The Jokes I’m Most Fond Of … an Evening with Glenn Wool

The Stand, Newcastle
27 April 2014

Unknown-2Glenn Wool’s show in Newcastle can only be described as an absolute sellout. The narrow corridors of The Stand were nearly bursting around the edges with the amounts of people that were turning up. Since I, for one, had no previous observations of Glenn Wool’s shows, I expected this to mean that I was in for something rather marvelous.

I wonder whether the fact that I didn’t particularly enjoy the show makes me a cynic, unable to appreciate quality comedy acts. And I’m not saying I didn’t smile and laugh here and there – some of Wool’s jokes were well-placed (one of these, off the top of my head, is the story of how he saw the world’s biggest mosque and exclaimed “Jesus Christ!”) but most of these “Greatest Hits” in a way fell quite flat and were at times way too intensely presented for my liking. Not to mention that the warm-up act was Frankie Boyle, who I found crude and not in the least bit funny. Glenn Wool felt as if he was Frankie Boyle’s more-sensible-but-still-quite-rash older brother. And both of them had an uncanny resemblance to The Thick of It’s Malcolm Tucker.

The Jokes I’m Most Fond Of mostly consists of various gags collected over Wool’s 10 years of career in comedy. These largely include discussions of divorce, racism, drugs, sex offenders, and others of the sort. Some of the puns really did work, and were just the right amount of offensive to produce a substantial amount of good fun. And the audience were happy – they laughed in what were supposedly all the right places, although most of them seemed to be anything but right to me.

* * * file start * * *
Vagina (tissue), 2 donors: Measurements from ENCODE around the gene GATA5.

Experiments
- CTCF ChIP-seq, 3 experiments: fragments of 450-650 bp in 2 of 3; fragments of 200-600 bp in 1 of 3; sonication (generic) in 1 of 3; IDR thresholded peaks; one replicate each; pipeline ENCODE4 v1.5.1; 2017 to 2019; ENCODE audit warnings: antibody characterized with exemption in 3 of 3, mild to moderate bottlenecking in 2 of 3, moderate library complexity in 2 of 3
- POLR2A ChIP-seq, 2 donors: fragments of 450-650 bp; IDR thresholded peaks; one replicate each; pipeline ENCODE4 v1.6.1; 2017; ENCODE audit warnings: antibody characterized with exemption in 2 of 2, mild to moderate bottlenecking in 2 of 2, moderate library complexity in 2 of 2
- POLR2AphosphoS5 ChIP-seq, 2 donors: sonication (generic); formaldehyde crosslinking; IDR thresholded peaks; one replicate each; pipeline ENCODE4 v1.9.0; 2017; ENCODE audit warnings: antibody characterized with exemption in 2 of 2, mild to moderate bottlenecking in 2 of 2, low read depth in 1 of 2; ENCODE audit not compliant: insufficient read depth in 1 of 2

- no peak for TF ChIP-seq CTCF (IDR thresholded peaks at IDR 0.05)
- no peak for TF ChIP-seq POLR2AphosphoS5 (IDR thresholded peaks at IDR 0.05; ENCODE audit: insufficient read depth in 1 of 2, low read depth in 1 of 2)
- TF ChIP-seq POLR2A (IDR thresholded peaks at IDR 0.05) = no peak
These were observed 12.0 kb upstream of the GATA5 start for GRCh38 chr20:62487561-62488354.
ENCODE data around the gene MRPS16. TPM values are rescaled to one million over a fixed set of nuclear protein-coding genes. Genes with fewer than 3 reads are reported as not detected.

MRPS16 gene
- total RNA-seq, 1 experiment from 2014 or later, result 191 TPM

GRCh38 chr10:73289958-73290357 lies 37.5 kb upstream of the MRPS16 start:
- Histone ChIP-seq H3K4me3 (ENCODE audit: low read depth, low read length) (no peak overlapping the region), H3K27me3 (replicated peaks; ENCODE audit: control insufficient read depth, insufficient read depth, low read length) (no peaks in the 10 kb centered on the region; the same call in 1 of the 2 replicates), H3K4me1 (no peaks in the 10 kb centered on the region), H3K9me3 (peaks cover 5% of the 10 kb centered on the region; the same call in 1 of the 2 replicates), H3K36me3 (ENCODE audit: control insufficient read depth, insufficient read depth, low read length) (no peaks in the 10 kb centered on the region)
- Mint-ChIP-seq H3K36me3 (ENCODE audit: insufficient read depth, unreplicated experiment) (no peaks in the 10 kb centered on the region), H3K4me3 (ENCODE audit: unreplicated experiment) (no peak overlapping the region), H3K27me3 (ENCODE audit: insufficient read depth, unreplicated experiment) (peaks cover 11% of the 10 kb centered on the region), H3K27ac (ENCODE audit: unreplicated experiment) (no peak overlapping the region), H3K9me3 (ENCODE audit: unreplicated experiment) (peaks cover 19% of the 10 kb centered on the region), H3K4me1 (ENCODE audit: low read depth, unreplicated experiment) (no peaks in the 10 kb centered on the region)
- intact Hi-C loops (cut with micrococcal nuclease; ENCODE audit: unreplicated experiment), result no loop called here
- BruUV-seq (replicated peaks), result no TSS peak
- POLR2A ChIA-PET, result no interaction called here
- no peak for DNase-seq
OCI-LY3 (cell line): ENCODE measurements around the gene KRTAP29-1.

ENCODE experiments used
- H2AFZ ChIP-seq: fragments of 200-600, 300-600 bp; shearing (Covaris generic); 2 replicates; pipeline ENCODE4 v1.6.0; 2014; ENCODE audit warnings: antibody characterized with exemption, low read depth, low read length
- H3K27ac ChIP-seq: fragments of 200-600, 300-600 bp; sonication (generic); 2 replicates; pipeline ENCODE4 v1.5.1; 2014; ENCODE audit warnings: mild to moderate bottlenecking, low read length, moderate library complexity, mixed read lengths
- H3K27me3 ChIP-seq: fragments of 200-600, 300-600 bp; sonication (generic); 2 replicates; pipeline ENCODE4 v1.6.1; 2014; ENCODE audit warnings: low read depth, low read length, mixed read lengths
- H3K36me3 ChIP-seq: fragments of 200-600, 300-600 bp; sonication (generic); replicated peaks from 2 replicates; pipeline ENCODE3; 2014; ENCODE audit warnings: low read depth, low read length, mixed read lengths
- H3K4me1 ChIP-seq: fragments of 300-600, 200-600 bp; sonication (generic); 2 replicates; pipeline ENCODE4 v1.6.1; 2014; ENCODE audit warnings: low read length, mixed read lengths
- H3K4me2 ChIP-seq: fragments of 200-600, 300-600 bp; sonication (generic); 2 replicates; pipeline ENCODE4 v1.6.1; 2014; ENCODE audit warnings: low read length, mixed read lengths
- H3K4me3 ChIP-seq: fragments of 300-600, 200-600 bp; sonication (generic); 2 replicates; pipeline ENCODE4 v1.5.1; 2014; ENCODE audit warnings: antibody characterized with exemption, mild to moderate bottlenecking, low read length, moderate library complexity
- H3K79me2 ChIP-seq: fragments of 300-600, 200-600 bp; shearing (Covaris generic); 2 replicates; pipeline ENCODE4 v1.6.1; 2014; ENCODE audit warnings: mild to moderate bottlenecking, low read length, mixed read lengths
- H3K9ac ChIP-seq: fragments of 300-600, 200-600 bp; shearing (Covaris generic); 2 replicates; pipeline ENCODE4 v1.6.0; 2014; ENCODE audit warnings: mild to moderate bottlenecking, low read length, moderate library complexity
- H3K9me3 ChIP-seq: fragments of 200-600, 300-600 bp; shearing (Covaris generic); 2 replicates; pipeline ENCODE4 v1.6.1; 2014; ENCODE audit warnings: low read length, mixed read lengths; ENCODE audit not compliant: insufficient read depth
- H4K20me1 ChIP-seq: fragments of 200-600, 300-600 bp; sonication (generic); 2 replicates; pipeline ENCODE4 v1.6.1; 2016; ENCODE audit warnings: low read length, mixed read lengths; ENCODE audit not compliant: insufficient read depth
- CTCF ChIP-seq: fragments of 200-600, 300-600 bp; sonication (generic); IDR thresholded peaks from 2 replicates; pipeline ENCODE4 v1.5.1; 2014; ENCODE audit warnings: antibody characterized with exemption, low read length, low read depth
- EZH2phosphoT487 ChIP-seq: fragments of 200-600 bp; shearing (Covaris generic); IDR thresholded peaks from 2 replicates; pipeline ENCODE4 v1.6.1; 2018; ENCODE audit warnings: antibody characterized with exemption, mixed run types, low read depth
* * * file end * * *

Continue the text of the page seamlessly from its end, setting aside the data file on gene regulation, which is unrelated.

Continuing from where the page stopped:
If Glenn Wool saw this review, he’d probably claim me to be a Jewish lady in her late 80s, the characters he described in his retelling of the story of his “worst show ever”. Wool’s greatest weakness, from what I saw, was that he was intense, very excruciatingly so. Doing funny voices and shouting at the top of your lungs does work to a point – not after you’ve been doing comedy for ten years, though? It is entirely possible that I’m in the wrong here. As I said, I hadn’t seen any of Glenn Wool’s shows beforehand, and this particular technique might be his unique comedic “signature”, however it simply just didn’t work for me.

Quality comedy shows are always thoroughly enjoyable, and I’m not in any way claiming that The Jokes I’m Most Fond Of was a complete disaster. I was almost surprised not to like it, even worried that I’ve somehow become too cynical and was unable to enjoy good comedy anymore. Solid effort, Glenn Wool, but I kept expecting more and didn’t quite get it. If disliking humor that’s so stretched it’s almost becoming transparent makes me into a cynic, I’ll take it. Has a better ring than 80-year-old Jew, anyway.

For more information on shows at The Stand, Newcastle visit their official website.

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